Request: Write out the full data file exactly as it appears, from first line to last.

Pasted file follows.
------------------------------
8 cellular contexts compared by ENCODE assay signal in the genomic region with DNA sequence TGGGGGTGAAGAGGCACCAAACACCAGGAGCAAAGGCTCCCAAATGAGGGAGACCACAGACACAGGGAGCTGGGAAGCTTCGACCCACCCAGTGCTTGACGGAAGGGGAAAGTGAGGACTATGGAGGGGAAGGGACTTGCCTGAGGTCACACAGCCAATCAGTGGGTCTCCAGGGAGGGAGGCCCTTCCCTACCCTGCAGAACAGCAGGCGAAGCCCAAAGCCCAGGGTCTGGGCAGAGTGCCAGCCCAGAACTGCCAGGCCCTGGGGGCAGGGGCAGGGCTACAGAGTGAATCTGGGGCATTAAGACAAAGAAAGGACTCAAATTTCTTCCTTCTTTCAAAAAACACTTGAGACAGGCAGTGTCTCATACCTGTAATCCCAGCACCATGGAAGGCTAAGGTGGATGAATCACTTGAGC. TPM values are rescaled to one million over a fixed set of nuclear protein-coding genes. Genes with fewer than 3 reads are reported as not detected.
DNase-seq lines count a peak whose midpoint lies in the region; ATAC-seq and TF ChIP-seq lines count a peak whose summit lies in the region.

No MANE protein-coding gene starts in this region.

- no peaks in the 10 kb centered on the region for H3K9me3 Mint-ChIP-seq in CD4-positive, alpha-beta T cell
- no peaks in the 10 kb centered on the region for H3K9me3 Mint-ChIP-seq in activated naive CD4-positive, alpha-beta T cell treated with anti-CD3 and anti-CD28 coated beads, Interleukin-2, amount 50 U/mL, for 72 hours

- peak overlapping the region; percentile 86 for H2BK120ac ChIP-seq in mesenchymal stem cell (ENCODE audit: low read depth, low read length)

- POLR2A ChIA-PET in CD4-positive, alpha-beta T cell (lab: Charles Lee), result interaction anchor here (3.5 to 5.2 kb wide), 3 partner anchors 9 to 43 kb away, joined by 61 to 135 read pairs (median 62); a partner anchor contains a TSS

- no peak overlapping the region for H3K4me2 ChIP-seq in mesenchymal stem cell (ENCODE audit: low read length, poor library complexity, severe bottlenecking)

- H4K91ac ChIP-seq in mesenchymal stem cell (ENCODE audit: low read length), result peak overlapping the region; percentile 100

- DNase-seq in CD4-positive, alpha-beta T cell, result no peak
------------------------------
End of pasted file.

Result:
8 cellular contexts compared by ENCODE assay signal in the genomic region with DNA sequence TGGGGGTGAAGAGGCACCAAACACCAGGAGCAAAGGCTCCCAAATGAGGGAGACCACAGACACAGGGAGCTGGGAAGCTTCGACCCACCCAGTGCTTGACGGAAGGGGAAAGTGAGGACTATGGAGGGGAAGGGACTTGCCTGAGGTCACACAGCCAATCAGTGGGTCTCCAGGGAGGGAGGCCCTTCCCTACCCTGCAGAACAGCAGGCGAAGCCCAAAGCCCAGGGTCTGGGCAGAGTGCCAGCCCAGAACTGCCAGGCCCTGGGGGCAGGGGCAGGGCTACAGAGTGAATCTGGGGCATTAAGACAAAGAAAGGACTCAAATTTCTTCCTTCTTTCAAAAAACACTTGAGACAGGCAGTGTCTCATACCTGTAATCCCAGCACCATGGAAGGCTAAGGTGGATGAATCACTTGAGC. TPM values are rescaled to one million over a fixed set of nuclear protein-coding genes. Genes with fewer than 3 reads are reported as not detected.
DNase-seq lines count a peak whose midpoint lies in the region; ATAC-seq and TF ChIP-seq lines count a peak whose summit lies in the region.

No MANE protein-coding gene starts in this region.

- no peaks in the 10 kb centered on the region for H3K9me3 Mint-ChIP-seq in CD4-positive, alpha-beta T cell
- no peaks in the 10 kb centered on the region for H3K9me3 Mint-ChIP-seq in activated naive CD4-positive, alpha-beta T cell treated with anti-CD3 and anti-CD28 coated beads, Interleukin-2, amount 50 U/mL, for 72 hours

- peak overlapping the region; percentile 86 for H2BK120ac ChIP-seq in mesenchymal stem cell (ENCODE audit: low read depth, low read length)

- POLR2A ChIA-PET in CD4-positive, alpha-beta T cell (lab: Charles Lee), result interaction anchor here (3.5 to 5.2 kb wide), 3 partner anchors 9 to 43 kb away, joined by 61 to 135 read pairs (median 62); a partner anchor contains a TSS

- no peak overlapping the region for H3K4me2 ChIP-seq in mesenchymal stem cell (ENCODE audit: low read length, poor library complexity, severe bottlenecking)

- H4K91ac ChIP-seq in mesenchymal stem cell (ENCODE audit: low read length), result peak overlapping the region; percentile 100

- DNase-seq in CD4-positive, alpha-beta T cell, result no peak